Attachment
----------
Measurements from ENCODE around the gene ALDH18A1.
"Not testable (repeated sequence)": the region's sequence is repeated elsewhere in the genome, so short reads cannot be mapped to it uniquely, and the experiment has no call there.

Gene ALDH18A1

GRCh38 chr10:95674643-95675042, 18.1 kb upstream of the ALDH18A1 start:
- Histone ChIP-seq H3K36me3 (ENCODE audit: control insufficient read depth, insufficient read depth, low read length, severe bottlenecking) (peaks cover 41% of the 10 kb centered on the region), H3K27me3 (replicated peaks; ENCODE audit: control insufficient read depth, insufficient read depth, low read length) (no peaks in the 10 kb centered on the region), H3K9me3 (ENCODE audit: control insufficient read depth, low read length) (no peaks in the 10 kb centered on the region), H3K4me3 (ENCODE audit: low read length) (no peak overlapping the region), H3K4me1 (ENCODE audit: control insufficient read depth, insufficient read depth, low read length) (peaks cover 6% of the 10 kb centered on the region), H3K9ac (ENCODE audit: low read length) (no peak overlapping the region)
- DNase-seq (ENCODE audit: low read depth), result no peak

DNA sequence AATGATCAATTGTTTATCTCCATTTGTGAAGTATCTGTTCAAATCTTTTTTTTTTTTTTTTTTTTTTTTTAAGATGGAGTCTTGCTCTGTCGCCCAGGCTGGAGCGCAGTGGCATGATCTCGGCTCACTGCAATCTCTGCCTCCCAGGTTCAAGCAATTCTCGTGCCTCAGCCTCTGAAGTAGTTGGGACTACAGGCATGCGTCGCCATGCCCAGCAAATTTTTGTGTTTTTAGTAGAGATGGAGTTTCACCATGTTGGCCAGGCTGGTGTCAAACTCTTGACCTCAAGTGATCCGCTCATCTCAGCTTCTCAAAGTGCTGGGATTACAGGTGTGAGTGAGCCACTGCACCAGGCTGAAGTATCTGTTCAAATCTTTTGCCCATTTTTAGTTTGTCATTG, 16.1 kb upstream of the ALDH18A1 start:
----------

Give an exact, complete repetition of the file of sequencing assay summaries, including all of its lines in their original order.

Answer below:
Measurements from ENCODE around the gene ALDH18A1.
"Not testable (repeated sequence)": the region's sequence is repeated elsewhere in the genome, so short reads cannot be mapped to it uniquely, and the experiment has no call there.

Gene ALDH18A1

GRCh38 chr10:95674643-95675042, 18.1 kb upstream of the ALDH18A1 start:
- Histone ChIP-seq H3K36me3 (ENCODE audit: control insufficient read depth, insufficient read depth, low read length, severe bottlenecking) (peaks cover 41% of the 10 kb centered on the region), H3K27me3 (replicated peaks; ENCODE audit: control insufficient read depth, insufficient read depth, low read length) (no peaks in the 10 kb centered on the region), H3K9me3 (ENCODE audit: control insufficient read depth, low read length) (no peaks in the 10 kb centered on the region), H3K4me3 (ENCODE audit: low read length) (no peak overlapping the region), H3K4me1 (ENCODE audit: control insufficient read depth, insufficient read depth, low read length) (peaks cover 6% of the 10 kb centered on the region), H3K9ac (ENCODE audit: low read length) (no peak overlapping the region)
- DNase-seq (ENCODE audit: low read depth), result no peak

DNA sequence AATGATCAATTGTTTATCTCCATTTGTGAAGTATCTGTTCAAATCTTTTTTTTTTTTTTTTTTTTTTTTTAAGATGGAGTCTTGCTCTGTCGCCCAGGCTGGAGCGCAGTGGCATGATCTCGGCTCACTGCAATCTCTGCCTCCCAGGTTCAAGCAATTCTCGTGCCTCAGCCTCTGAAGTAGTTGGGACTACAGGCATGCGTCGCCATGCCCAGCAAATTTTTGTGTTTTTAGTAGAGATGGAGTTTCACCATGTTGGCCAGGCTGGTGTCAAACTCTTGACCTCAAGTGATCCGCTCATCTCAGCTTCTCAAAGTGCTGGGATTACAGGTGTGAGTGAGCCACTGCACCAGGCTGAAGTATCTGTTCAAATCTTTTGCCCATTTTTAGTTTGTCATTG, 16.1 kb upstream of the ALDH18A1 start: